Type 1 diabetes is an incurable autoimmune disorder of unknown origin. New research, however, may pave the way for novel, more efficient therapies for type 1 diabetes, as omega-3 fatty acids are found to reduce the autoimmune responses typical of the disease.
The body needs insulin to transport glucose into cells, where it is needed for producing energy. Without insulin-producing beta cells, the glucose builds up in the blood stream, and the body cannot use it for energy.
It is not yet known what causes type 1 diabetes, and there is currently no cure for the illness. The most common treatment option is administering insulin, but the ultimate goal of the medical research community is to stop the body’s immune system from attacking its own beta cells, or reversing this process.
Omega-3s are a class of polyunsaturated fatty acids (PUFAs). They are typically found in fish, seafood, and some vegetable oils, as well as in dietary supplements.
These fatty acids are important for the good functioning of several organs, as these beneficial fats improve the activity of muscles, prevent blood clotting, help digestion, and aid the division and growth of cells.
The health benefits of omega-3s have been investigated in several studies. Some research has suggested that omega-3s protect against cardiovascular events and rheumatoid arthritis, but other studies seem to contest these positive effects.
What is known, however, is that omega-3s stop inflammatory processes in the body. This has led the authors of the new research – led by Allan Zhao at Guangdong University of Technology in Guangdong, China – to think that these fatty acids might be able to either prevent or improve the negative outcomes of autoimmune diseases.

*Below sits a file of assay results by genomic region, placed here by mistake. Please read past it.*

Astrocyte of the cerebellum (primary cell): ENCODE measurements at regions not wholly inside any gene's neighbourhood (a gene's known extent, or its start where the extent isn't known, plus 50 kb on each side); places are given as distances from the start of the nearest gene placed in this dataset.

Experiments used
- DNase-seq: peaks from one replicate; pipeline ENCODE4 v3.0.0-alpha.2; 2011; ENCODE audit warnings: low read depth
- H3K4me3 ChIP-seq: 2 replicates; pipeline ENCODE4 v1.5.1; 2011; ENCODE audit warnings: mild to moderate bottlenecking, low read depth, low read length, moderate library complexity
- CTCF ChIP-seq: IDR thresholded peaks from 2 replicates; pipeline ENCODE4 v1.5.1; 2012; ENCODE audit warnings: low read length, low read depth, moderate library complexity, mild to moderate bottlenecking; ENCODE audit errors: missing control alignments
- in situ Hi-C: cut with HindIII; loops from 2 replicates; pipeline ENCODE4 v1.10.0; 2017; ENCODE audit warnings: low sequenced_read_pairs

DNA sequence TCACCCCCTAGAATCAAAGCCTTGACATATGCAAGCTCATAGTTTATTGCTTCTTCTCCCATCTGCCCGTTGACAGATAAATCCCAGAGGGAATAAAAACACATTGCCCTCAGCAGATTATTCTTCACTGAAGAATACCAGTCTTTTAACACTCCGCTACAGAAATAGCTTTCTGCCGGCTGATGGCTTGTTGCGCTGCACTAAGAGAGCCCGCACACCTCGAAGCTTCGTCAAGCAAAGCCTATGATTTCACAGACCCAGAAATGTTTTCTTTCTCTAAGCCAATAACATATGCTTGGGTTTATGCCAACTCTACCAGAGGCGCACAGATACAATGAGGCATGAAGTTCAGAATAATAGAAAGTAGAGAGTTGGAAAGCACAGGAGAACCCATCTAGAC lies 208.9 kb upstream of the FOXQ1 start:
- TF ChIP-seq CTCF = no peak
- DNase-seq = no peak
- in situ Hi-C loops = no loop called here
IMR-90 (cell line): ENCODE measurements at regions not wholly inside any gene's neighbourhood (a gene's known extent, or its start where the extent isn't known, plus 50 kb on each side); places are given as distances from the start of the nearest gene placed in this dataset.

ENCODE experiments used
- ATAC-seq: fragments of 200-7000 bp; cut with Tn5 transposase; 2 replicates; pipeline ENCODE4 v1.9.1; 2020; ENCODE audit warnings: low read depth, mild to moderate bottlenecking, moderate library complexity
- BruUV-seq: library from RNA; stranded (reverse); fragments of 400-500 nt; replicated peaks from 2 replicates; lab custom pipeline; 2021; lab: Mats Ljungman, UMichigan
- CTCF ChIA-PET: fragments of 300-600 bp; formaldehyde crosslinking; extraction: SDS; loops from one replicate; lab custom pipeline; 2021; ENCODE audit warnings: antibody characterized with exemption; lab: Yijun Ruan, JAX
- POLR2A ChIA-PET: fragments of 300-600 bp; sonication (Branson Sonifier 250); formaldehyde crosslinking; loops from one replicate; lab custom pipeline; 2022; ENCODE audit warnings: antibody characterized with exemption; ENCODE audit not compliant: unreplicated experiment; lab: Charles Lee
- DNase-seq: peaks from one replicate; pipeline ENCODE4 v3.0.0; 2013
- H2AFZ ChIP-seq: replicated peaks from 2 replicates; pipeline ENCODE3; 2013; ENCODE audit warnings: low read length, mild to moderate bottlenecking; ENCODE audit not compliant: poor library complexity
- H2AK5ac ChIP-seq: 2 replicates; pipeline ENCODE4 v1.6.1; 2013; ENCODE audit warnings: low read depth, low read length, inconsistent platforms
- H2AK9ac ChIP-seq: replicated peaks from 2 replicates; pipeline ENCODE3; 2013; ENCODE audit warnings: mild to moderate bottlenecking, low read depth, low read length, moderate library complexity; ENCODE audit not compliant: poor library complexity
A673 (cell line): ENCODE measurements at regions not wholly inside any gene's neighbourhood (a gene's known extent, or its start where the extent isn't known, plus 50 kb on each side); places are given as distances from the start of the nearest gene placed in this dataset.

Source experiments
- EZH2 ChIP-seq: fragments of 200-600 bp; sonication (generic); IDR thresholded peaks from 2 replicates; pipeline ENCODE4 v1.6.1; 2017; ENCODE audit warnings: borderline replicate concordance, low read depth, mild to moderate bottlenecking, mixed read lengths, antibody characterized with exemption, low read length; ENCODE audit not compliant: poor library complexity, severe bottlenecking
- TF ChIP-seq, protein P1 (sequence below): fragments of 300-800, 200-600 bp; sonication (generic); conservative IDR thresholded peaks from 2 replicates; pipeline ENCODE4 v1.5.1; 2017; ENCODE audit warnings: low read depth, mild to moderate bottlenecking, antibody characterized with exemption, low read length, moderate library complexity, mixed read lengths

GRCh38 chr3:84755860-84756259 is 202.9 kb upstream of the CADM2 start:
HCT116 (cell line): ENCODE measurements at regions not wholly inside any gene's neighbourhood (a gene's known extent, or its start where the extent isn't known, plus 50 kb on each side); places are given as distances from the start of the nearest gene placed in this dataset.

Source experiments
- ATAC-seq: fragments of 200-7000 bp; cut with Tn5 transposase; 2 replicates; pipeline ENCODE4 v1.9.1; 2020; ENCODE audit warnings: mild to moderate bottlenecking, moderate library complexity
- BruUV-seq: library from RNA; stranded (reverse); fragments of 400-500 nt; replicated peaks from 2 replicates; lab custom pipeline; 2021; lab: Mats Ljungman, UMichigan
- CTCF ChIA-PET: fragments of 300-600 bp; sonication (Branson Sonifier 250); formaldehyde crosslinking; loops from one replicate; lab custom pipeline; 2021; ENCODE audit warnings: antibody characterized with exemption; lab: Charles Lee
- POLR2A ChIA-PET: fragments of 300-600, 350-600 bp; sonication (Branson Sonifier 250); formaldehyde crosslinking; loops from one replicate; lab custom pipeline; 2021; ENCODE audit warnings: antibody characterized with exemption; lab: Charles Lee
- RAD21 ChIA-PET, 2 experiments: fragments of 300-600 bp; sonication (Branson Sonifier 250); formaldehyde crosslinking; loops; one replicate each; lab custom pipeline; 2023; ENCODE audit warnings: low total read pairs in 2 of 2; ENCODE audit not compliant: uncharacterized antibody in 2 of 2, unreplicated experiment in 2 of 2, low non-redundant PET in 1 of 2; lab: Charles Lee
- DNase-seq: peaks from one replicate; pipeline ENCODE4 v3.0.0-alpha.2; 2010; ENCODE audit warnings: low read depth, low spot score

Zhao and team used non-obese diabetic (NOD) mice, to which they fed a regular diet and a diet enriched with PUFAs. They also increased the levels of omega-3s in these mice through genetic modification.
The team tested the mice every 3 months for glucose tolerance and insulin tolerance.
The researchers also examined the pancreas of mice for insulitis – an infiltration of lymphocytes in the islets of the pancreas, which is a phenomenon typical of type 1 diabetes.
Additionally, the researchers collected blood from the mice and measured their levels of serum insulin.
The study revealed that adding omega-3s to the diet of NOD mice significantly improved the metabolism of glucose and decreased the incidence of type 1 diabetes.
The researchers noted a decrease in pro-inflammatory cell-signaling proteins, as well as a considerable decrease in insulitis. Namely, they noticed that omega-3s lowered the levels of interferon gamma, interleukin 17, interleukin 6, and tumor necrosis factor alpha, or TNF-α.
Moreover, Zhao and colleagues noticed signs of beta cell regeneration in the mice that had been treated with omega-3.
Both nutritional supplementation and genetic therapy normalized blood sugar and insulin levels for a minimum of 182 days, stopped the development of autoimmunity, blocked the lymphocytes from entering the regenerated islets in the pancreas, and drastically increased the levels of beta cell markers.
These results suggest that omega-3 PUFAs may serve as a new therapy for type 1 diabetes. Referring to the potential therapeutic effects of nutritional supplementation of omega-3s or the increase of omega-3s through gene therapy, the authors conclude:
“Our observations may also offer clinical guidance, in that those patients who are either at the early-onset stage of [type 1 diabetes] or have consistently had good management of their blood glucose levels may benefit the most from these interventions. These treatment modalities, if cleared in safety evaluations, may potentially be helpful in the treatment of other types of autoimmune diseases as well.”